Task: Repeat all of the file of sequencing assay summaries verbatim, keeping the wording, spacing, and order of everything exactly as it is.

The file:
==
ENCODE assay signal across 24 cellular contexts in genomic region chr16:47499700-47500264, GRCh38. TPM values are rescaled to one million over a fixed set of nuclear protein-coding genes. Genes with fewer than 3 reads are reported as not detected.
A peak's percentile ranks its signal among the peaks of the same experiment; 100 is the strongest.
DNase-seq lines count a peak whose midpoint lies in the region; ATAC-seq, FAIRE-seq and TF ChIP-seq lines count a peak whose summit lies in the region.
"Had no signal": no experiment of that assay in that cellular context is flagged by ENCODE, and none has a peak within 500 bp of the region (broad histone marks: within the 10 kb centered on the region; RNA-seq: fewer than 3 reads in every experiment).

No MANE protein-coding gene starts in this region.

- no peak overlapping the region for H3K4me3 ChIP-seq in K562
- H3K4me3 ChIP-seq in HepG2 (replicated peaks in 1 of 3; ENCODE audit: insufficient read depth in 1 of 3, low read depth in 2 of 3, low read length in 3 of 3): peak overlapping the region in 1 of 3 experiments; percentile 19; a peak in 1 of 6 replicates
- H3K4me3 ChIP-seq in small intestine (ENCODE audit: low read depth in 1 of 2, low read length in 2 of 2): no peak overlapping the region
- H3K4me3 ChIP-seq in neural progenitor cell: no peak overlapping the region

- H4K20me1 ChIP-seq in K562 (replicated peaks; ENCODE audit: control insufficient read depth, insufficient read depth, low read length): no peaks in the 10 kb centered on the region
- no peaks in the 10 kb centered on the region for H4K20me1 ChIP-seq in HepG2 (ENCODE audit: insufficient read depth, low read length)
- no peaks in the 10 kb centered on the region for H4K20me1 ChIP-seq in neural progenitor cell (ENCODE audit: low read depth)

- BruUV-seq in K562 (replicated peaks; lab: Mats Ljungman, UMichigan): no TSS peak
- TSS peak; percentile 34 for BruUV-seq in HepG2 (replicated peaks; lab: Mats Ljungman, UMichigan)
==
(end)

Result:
ENCODE assay signal across 24 cellular contexts in genomic region chr16:47499700-47500264, GRCh38. TPM values are rescaled to one million over a fixed set of nuclear protein-coding genes. Genes with fewer than 3 reads are reported as not detected.
A peak's percentile ranks its signal among the peaks of the same experiment; 100 is the strongest.
DNase-seq lines count a peak whose midpoint lies in the region; ATAC-seq, FAIRE-seq and TF ChIP-seq lines count a peak whose summit lies in the region.
"Had no signal": no experiment of that assay in that cellular context is flagged by ENCODE, and none has a peak within 500 bp of the region (broad histone marks: within the 10 kb centered on the region; RNA-seq: fewer than 3 reads in every experiment).

No MANE protein-coding gene starts in this region.

- no peak overlapping the region for H3K4me3 ChIP-seq in K562
- H3K4me3 ChIP-seq in HepG2 (replicated peaks in 1 of 3; ENCODE audit: insufficient read depth in 1 of 3, low read depth in 2 of 3, low read length in 3 of 3): peak overlapping the region in 1 of 3 experiments; percentile 19; a peak in 1 of 6 replicates
- H3K4me3 ChIP-seq in small intestine (ENCODE audit: low read depth in 1 of 2, low read length in 2 of 2): no peak overlapping the region
- H3K4me3 ChIP-seq in neural progenitor cell: no peak overlapping the region

- H4K20me1 ChIP-seq in K562 (replicated peaks; ENCODE audit: control insufficient read depth, insufficient read depth, low read length): no peaks in the 10 kb centered on the region
- no peaks in the 10 kb centered on the region for H4K20me1 ChIP-seq in HepG2 (ENCODE audit: insufficient read depth, low read length)
- no peaks in the 10 kb centered on the region for H4K20me1 ChIP-seq in neural progenitor cell (ENCODE audit: low read depth)

- BruUV-seq in K562 (replicated peaks; lab: Mats Ljungman, UMichigan): no TSS peak
- TSS peak; percentile 34 for BruUV-seq in HepG2 (replicated peaks; lab: Mats Ljungman, UMichigan)